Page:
Skip to content

The great cruise ship shuffle: These 7 classic vessels are switching brands as some lines downsize

Sept. 27, 2020
7 min read
Holland America's Maasdam.
This post contains references to products from one or more of our advertisers. We may receive compensation when you click on links to those products. Terms apply to the offers listed on this page. For an explanation of our Advertising Policy, visit this page.

Don't look now, but your favorite cruise ship may soon be sailing for another line.

Even as some cruise brands sell vessels to cut costs during the coronavirus crisis, others are scooping up the ships to upgrade their fleets.

Two classic Holland America ships that the line recently removed from its fleet as part of a downsizing move, for instance, have been sold to U.K.-based Fred. Olsen Cruise Lines (yes, the line has a dot in its name after Fred; Fred. is short for Fredrik).

For more cruise news, reviews and tips, sign up for TPG's new cruise newsletter

Long called Amsterdam and Rotterdam, the two former Holland America ships that are switching brands soon will be sailing under the new names of Bolette and Borealis.

Also finding a new home recently was Costa Cruises' neoRomantica, which has now popped up in the fleet of Mediterranean-based Celestyal Cruises.

Related: How to book a cruise with points and miles

Celestyal Experience
The former Costa Cruises ship neoRomantica, now called Celestyal Experience, in its new Celestyal Cruises livery. (Photo courtesy of Celestyal Cruises)

Alas, not all the vessels leaving cruise fleets -- and there are a lot of them -- will have a second act. Quite a few are heading to the scrappers. That's been the fate recently for three Carnival Cruise Line ships from the line's groundbreaking Fantasy Class and one of the most iconic Royal Caribbean vessels ever built.

Meanwhile, the fate of some ships that are on the way out from lines remains unknown. Five classic vessels that until recently were operated by U.K.-based Cruise & Maritime Voyages, which collapsed in July amidst a COVID-related halt to cruises and is being liquidated, are going up for auction in October. They could be bought by another line for continued use as cruise ships or by a scrapping firm that would disassemble them for their scrap metal.

Sign up for our daily newsletter

Related: Why the scrapping of Sovereign of the Seas is so heartbreaking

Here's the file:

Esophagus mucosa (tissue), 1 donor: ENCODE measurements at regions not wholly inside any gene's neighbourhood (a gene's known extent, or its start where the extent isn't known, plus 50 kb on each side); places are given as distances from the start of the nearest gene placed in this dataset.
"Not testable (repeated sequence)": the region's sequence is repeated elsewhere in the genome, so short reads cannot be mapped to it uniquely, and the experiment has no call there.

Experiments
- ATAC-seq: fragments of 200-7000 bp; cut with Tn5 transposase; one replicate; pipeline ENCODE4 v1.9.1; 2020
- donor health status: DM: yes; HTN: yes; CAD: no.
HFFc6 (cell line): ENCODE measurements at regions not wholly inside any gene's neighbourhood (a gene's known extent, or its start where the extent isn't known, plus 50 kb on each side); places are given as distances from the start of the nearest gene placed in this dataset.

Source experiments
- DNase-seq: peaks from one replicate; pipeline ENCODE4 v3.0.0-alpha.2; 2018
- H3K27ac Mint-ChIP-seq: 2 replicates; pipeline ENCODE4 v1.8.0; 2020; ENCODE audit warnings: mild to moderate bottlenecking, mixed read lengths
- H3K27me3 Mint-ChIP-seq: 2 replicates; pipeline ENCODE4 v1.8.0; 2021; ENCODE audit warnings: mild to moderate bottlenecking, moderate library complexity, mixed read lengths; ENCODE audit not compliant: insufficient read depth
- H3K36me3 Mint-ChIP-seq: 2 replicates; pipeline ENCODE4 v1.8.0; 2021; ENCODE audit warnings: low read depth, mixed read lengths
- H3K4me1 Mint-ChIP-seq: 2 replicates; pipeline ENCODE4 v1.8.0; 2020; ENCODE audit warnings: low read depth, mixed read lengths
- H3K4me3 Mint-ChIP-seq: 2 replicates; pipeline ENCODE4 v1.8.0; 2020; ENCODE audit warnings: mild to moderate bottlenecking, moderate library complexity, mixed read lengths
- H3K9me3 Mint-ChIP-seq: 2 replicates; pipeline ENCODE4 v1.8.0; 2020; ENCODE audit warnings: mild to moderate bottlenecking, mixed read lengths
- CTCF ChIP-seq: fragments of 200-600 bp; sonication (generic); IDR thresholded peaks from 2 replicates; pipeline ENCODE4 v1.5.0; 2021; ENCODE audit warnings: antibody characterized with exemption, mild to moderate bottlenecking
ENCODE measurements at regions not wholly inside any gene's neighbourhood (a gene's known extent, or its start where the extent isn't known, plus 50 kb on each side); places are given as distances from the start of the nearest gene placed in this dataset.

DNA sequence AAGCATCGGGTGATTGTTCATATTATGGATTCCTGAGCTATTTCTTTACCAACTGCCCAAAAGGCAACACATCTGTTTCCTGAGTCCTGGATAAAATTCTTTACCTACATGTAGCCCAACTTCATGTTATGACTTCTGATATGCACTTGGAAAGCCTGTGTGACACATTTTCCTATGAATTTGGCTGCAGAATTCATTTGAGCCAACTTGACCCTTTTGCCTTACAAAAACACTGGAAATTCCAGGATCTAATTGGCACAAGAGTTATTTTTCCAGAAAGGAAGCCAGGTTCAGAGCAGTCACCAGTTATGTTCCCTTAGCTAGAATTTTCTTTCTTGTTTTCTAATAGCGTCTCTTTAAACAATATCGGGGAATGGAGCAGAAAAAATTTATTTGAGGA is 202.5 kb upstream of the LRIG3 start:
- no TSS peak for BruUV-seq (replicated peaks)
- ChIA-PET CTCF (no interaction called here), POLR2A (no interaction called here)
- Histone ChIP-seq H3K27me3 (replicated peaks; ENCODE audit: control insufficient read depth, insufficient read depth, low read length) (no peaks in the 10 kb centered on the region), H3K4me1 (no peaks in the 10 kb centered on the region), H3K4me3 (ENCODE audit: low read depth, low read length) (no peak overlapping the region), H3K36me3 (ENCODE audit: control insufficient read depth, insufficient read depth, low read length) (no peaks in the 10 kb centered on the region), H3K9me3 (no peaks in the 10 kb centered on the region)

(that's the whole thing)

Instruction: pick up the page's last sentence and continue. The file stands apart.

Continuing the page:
The Cruise & Maritime Voyages vessels include classic ships that once sailed for Carnival, Holland America and Princess.

Here, a look at seven of the most notable vessels that have been or soon will be switching brands during the coronavirus crisis (listed by their original names).

Holland America's Rotterdam

Unveiled in 1997, Rotterdam was the first vessel in Holland America's much-loved R Class series, and for years it was considered the line's flagship.

Rotterdam was the sixth vessel in Holland America'a 147-year history to carry the name, which has a long history at the line. Princess Margriet of the Netherlands, notably, christened the vessel on Dec. 9, 1997, in Fort Lauderdale, Florida.

Fred. Olsen Cruise Lines in July announced that it had purchased Rotterdam from Holland America for an undisclosed price and would be reintroducing it as Borealis.

The ship, which holds 1,404 passengers, is scheduled to sail to various destinations in Europe out of Liverpool, UK, starting in April 2021.

Holland America's Amsterdam

Unveiled in 2000, Amsterdam was the last of four vessels in Holland America's R Class to debut, and for many years it shared the title of Holland America flagship with Rotterdam.

Like Rotterdam, the ship has joined the Fred. Olsen Cruise Lines fleet, where it has been renamed Bolette. It initially will sail out of Southampton and Dover in the UK to destinations in Europe. It'll eventually work its way to South America.

Fred. Olsen Cruise Lines recently announced that it was retiring two of its four ships -- the 853-guest Boudicca and 799-guest Black Watch -- to make room for the two newcomers.

"We have chosen these (Holland America) vessels as they will fit seamlessly into our existing fleet of small ships, each carrying under 1,500 guests, bringing with them new and larger public areas whilst not compromising on our small ship experience," Fred. Olsen Cruise Lines chairman Fred. Olsen Jr. said in a statement accompanying the announcement of the ship purchases.

The additions will increase Fred. Olsen Cruise Lines capacity by about 30%.

The line primarily draws British passengers.

Costa neoRomantica

Dating to 1993, the 1,578-passenger Costa NeoRomantica until recently was one of the smallest ships at Costa Cruises. But it was sold over the summer to Cyprus-based Celestyal Cruises and has been renamed Celestyal Experience.